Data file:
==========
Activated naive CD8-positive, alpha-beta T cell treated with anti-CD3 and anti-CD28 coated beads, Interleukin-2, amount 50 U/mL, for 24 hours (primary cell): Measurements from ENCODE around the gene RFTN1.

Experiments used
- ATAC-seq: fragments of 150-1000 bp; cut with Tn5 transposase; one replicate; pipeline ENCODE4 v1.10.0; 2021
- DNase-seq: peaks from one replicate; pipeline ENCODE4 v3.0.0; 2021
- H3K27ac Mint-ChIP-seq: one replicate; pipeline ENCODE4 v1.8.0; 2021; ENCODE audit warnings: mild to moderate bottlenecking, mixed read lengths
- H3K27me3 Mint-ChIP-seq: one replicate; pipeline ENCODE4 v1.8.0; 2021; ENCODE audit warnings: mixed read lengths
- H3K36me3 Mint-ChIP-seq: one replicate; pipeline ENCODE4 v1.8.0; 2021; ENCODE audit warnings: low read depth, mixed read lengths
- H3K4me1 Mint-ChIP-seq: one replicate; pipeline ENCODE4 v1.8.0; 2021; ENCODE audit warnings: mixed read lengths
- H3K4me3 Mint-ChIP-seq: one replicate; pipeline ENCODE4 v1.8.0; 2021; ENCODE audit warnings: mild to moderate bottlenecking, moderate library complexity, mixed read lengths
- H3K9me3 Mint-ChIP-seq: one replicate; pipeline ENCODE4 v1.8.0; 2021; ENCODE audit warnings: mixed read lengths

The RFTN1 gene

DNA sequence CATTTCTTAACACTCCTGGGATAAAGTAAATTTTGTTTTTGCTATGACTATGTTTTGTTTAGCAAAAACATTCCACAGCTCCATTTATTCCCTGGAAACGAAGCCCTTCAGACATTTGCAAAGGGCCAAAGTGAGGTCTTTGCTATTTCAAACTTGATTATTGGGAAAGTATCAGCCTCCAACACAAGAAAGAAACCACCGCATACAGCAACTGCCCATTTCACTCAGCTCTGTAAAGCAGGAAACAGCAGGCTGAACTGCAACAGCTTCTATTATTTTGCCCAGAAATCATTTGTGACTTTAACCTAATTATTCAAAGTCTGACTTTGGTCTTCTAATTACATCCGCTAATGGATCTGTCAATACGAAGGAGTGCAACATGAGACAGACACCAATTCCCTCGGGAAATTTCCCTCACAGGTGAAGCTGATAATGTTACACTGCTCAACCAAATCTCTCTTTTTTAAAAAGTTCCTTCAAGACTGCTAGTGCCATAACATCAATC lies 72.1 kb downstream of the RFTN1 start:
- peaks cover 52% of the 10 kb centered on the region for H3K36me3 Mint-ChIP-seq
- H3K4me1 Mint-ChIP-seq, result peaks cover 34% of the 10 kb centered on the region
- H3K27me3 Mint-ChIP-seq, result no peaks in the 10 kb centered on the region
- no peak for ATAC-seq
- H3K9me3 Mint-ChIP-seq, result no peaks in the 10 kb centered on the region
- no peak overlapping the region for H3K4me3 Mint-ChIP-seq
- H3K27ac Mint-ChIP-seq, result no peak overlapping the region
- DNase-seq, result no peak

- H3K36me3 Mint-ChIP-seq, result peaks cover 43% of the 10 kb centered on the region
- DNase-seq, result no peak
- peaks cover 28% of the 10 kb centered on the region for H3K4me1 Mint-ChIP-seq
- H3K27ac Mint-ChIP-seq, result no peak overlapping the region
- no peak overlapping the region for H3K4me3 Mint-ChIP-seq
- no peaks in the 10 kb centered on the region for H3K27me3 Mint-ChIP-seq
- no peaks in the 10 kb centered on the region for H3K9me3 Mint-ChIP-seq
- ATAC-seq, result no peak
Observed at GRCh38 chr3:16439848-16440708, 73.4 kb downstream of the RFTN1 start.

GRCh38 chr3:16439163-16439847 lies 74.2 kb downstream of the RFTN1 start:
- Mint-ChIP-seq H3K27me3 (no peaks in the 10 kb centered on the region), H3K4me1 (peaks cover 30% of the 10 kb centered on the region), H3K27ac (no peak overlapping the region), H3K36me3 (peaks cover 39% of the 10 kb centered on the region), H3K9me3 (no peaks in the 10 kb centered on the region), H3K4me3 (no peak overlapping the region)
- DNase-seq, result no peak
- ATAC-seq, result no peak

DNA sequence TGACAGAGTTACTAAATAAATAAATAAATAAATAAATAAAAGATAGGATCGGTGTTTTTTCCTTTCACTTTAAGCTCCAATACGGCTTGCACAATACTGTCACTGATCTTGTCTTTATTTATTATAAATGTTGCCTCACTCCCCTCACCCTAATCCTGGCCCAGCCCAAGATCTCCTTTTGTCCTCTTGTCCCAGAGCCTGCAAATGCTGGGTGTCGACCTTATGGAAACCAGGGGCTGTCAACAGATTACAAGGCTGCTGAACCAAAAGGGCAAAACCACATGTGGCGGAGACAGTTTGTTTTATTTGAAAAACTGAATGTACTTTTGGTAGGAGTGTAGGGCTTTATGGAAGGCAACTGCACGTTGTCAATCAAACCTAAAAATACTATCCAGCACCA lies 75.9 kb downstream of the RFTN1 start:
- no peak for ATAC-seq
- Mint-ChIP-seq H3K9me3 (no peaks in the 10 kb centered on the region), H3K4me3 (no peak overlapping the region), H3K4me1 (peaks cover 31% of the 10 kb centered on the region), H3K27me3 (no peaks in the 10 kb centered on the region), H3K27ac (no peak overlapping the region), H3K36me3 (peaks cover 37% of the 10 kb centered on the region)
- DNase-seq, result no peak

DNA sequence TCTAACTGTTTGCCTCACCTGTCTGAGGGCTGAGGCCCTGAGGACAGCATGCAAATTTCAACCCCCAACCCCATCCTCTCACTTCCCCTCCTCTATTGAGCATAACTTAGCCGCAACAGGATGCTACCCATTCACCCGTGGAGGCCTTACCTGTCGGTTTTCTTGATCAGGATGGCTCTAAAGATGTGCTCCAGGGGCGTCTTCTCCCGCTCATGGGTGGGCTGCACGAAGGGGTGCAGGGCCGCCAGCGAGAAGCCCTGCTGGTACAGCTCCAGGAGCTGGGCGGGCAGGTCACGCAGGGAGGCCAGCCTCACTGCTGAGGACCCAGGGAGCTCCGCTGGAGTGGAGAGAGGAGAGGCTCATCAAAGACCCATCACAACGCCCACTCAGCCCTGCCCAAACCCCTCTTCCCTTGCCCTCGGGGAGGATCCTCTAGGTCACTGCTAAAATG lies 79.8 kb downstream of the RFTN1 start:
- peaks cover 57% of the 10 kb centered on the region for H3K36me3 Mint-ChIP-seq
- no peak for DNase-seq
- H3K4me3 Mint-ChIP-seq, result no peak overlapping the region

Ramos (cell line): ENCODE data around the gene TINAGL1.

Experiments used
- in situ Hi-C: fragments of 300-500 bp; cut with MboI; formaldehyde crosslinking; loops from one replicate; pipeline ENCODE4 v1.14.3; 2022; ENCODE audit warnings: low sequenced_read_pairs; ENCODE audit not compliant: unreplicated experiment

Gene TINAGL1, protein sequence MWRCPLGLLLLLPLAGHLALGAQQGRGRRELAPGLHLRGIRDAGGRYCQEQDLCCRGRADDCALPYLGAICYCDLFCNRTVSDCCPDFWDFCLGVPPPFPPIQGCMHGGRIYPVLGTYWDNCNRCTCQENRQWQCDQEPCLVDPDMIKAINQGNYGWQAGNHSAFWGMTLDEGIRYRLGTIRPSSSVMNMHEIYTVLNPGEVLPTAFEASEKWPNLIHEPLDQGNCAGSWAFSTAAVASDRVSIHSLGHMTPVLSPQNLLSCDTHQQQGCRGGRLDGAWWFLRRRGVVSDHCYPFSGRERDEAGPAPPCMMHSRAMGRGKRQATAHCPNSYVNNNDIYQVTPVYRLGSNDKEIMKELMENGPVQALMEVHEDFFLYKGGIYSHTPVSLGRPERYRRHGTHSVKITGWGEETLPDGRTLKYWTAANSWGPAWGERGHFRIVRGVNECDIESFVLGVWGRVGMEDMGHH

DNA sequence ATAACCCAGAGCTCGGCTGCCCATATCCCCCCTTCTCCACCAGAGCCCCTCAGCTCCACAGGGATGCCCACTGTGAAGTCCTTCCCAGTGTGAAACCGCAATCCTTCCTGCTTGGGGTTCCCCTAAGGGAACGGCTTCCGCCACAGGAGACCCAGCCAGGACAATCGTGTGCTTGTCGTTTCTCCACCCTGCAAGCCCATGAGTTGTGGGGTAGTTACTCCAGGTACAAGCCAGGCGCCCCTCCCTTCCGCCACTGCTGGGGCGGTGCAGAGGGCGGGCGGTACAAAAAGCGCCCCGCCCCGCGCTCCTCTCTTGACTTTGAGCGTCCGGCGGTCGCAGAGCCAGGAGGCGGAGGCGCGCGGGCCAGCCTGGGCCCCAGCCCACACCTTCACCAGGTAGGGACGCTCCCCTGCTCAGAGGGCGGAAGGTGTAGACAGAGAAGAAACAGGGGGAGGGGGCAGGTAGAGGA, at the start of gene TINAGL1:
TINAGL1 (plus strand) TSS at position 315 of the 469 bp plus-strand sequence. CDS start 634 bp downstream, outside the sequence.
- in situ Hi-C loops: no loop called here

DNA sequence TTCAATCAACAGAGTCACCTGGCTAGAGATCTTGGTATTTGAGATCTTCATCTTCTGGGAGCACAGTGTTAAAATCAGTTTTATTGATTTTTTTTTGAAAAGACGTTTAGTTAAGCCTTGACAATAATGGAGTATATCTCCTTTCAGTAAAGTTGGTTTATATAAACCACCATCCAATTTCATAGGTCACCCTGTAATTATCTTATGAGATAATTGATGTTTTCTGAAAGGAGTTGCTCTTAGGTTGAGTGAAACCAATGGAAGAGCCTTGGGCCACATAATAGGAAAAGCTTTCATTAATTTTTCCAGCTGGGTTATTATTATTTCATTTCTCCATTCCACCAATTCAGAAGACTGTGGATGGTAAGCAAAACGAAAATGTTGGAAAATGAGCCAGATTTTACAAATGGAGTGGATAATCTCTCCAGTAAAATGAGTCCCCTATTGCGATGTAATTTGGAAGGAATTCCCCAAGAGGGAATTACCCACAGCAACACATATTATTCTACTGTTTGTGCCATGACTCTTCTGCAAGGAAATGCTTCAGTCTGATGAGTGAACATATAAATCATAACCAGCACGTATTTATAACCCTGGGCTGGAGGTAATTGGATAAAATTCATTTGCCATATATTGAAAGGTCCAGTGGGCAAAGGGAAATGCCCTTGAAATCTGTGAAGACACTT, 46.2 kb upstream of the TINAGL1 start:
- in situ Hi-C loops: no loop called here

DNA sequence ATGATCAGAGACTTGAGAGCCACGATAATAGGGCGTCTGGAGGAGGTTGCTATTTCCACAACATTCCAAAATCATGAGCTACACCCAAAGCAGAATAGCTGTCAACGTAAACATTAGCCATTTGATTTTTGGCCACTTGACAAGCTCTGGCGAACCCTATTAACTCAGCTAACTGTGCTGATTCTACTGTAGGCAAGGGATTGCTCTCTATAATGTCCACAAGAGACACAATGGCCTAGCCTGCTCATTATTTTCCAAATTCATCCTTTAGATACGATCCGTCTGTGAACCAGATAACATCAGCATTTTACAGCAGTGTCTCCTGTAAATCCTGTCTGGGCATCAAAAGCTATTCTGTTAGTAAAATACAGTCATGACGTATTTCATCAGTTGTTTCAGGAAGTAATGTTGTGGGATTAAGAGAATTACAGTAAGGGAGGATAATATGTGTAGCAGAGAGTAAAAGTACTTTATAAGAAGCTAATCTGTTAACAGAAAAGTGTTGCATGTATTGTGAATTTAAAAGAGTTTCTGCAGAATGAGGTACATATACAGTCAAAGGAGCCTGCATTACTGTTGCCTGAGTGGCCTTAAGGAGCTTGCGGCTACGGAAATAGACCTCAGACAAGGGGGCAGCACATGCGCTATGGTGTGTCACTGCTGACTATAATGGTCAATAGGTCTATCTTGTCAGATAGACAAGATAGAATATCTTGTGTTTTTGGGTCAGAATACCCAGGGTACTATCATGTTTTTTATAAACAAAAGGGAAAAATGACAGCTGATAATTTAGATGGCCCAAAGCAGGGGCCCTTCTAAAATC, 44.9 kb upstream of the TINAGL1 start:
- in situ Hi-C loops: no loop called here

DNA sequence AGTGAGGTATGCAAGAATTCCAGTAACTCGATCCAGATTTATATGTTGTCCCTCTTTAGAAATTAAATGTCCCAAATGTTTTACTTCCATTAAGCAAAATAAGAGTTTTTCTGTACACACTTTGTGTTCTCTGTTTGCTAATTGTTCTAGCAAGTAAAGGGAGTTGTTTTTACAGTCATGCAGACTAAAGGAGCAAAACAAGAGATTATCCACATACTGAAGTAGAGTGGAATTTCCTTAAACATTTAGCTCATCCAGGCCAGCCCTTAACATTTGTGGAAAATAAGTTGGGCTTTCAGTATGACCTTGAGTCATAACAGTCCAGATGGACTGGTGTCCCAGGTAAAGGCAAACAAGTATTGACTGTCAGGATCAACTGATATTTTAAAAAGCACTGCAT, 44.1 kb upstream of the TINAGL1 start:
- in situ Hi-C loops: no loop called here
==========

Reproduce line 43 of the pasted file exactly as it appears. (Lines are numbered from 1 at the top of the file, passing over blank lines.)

Experiments used